Nature conservation projects that engage local communities produce different outcomes. The story of the Mishmi hills is not over. What I witnessed was just the beginning of a long struggle over contested claims on nature, which is likely to become more complex in the future. The geopolitical location and the rich forest-based resources of the Dibang Valley makes this landscape, like others across this internationally contested state, crucial as the spotlight of national security, nature conservation and development where the military, dams and corporates play an active role. They promise opportunities of employment and 'development' to the local communities. Amid this cacophony, the Mishmi views may get drowned out, or they may get stronger. Within the Mishmi community, there are groups who feel tiger reserves will bring jobs for the local young men. The promise of employment of local youth as forest guards and tour guides is creating interest among the public. There are young men in Anini who are skilled entrepreneurs and work as guides for tourists, trekkers and naturalists who come in small numbers. According to them, the tiger reserve is a good initiative and they feel that by having a tiger reserve, the Dibang Valley will appear as an important tourist location in the global map. Mixed feelings among the Mishmi is understandable, but seeing the Mishmi people as naïve would be a mistake. In a meeting with Dibang residents, an NGO official explained the importance of tigers as top predators and how tigers keep the prey population under control. The official explained in detail the role of tigers: 'If tigers are killed, deer population will increase and destroy the forests'. This textbook-based food chain concept was demolished when the village council member replied patiently, 'If the deer population increases, we will control it, by shooting the deer. Because we don't kill tigers, the deer population is controlled by us'. This reveals a critical difference in the views of the local people and the official authorities. For the local residents, people hunt animals and see themselves embedded in the ecosystem, not absent or radically separate from it, unlike forest officials and scientists who see the ecosystem as 'natural', thus the need to promote preservation and delimit human interference in the ecosystem. The Mishmi view tiger and deer populations as a more-than-human flourishing, and not just a purified 'nature' that needs to be protected from humans. These officials preach to the Mishmi not to kill tigers, often not knowing that killing tigers among the Mishmi amounts to a taboo.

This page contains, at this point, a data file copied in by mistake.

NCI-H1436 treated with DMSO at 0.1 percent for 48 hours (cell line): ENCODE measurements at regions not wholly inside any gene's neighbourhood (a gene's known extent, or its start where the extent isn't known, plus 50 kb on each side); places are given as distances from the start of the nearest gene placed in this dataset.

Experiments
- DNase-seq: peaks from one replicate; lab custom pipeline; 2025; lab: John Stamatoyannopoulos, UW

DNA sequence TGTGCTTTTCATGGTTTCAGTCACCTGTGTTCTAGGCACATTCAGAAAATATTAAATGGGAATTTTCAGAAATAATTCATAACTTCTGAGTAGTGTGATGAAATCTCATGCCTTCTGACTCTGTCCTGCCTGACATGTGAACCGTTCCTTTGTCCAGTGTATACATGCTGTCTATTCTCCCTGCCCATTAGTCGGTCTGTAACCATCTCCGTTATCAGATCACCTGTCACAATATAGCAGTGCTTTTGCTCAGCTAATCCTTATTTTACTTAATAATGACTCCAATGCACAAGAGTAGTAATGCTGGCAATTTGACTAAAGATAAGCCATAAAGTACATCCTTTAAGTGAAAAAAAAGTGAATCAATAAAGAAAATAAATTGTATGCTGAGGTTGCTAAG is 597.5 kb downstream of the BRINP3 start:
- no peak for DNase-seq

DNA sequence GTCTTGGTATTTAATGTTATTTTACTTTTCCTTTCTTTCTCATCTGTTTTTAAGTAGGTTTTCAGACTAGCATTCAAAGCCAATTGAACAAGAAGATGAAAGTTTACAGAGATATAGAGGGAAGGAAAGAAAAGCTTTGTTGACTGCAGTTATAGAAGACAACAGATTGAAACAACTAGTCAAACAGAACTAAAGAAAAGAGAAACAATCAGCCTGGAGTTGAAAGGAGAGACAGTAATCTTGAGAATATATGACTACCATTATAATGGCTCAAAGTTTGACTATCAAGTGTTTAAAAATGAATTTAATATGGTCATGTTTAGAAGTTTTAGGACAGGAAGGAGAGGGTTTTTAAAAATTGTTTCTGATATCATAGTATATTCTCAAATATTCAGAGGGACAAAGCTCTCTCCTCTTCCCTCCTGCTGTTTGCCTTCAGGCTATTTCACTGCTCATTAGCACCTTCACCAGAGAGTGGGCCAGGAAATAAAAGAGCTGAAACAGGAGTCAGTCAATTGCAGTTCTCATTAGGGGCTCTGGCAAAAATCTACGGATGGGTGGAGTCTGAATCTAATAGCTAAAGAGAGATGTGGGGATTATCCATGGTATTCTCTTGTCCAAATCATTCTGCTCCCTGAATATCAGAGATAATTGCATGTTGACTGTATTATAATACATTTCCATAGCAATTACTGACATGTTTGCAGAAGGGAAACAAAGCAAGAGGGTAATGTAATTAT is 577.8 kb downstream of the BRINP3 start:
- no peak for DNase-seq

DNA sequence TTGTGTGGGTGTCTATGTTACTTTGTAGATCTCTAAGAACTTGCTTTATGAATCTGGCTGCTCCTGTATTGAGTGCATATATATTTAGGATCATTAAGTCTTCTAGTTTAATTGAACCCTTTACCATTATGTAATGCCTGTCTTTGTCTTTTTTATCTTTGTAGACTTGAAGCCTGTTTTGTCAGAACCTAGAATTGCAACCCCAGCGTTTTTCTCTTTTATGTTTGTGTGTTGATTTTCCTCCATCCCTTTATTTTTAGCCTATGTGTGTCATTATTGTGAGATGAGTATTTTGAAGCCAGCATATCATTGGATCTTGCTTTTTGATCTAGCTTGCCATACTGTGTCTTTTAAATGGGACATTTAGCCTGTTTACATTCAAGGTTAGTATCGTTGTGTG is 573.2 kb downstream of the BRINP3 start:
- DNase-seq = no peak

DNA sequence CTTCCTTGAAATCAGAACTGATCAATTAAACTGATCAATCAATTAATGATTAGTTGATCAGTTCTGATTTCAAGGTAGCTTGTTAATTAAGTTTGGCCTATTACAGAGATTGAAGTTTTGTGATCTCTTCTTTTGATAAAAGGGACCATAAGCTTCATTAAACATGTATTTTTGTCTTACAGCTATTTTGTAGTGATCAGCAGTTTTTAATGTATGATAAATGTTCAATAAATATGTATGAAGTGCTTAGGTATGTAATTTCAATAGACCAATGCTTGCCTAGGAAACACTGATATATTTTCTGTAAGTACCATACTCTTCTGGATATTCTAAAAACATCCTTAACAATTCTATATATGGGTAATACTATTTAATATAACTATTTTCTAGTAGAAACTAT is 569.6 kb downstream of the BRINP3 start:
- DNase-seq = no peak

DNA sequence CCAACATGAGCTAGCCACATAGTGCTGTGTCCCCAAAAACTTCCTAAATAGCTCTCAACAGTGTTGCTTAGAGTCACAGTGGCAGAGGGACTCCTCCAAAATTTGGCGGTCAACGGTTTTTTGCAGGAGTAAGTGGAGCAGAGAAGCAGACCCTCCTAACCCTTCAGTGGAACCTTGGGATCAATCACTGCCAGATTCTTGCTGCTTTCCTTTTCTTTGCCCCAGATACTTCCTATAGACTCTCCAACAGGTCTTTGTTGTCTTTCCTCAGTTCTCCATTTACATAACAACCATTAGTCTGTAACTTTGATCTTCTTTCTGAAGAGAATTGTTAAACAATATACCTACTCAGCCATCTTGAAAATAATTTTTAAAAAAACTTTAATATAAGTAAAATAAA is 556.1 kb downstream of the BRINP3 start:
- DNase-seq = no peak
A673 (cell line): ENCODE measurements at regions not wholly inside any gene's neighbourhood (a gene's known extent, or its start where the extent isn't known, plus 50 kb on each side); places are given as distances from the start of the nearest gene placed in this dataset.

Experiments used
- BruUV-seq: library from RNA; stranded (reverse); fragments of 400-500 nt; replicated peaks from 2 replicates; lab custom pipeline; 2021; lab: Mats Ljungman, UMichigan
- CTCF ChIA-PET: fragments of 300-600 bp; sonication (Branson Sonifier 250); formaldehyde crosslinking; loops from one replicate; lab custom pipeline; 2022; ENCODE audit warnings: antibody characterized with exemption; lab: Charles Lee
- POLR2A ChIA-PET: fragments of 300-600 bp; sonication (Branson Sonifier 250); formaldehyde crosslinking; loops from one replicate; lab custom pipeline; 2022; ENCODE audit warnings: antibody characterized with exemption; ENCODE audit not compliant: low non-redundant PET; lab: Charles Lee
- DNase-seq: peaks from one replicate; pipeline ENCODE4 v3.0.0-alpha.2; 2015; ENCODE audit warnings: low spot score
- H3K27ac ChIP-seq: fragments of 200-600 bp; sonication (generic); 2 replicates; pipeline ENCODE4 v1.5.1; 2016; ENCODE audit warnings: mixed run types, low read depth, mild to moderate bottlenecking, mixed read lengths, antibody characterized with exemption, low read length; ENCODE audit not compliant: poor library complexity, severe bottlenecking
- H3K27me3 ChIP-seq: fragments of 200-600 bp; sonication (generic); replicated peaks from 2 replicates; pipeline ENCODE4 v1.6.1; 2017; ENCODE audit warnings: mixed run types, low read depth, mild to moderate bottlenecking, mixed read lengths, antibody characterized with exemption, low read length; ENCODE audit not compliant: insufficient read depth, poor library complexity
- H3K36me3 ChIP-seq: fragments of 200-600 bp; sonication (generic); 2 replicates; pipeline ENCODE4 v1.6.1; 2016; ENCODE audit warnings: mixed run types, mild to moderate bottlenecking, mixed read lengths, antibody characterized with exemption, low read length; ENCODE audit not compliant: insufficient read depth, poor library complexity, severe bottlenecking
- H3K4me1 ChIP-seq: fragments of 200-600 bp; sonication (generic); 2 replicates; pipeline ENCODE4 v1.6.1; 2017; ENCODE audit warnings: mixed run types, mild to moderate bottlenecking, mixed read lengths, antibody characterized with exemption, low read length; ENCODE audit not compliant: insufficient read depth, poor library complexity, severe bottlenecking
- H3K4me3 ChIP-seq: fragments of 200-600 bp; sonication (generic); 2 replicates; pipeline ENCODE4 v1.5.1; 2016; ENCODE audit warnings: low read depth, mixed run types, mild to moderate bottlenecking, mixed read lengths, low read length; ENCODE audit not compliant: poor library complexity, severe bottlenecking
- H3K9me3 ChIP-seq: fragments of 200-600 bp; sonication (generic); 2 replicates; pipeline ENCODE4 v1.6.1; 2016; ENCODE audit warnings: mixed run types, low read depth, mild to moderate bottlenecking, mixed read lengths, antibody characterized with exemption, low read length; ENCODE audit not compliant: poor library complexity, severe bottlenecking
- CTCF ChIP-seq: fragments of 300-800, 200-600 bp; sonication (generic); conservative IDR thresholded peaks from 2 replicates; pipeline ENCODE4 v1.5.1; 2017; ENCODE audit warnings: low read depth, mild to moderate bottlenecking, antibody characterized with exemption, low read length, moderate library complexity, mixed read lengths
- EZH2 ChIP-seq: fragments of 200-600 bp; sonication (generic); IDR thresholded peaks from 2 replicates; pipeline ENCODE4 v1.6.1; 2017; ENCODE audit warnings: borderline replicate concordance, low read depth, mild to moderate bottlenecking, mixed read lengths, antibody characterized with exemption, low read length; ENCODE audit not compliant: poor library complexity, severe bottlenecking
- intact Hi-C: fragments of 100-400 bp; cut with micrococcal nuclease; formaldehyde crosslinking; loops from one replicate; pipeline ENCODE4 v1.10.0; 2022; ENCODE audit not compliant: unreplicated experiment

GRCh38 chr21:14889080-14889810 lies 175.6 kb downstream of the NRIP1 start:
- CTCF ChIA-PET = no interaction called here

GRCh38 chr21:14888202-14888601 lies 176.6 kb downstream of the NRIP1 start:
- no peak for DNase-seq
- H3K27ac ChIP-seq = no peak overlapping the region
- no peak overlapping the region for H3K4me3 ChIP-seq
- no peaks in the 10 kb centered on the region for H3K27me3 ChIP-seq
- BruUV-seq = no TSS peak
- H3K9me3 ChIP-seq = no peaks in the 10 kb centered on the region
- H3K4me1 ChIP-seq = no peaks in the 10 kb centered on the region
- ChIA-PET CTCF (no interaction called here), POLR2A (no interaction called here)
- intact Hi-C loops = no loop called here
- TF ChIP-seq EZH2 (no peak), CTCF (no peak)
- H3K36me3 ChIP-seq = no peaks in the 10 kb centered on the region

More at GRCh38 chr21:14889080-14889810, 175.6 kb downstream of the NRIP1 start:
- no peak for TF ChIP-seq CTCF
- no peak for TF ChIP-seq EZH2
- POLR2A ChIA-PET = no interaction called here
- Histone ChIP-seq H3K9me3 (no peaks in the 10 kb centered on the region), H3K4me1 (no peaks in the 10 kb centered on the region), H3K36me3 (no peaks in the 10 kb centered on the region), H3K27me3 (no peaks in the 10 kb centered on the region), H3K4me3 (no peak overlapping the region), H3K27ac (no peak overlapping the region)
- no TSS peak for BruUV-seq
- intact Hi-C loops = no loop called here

Why is the story of the Mishmis relevant to 'nature' conservation in the present day? The intersecting aims and mutual misunderstandings of the Mishmi, biologists and the Forest Department tells us a lot about the idea and practice of nature conservation in the present day, and highlight the value of a continuing shift towards community and place-based approaches to conservation. The case itself shows how dominant narratives of nature conservation, which continue to emphasise top-down protection can erase or devalue cultural, historical and symbolic meanings (Walter and Hamilton 2014), even those which uphold tiger conservation practices. The place-based views Mishmi have of their environment, and associated complex multispecies realities, highlight precisely why place-based perceptions must be acknowledged by the state and wildlife biologists in order to make way for the emergence of new forms of conservation research and practice (Adger et al. 2011; Williams et al. 2013).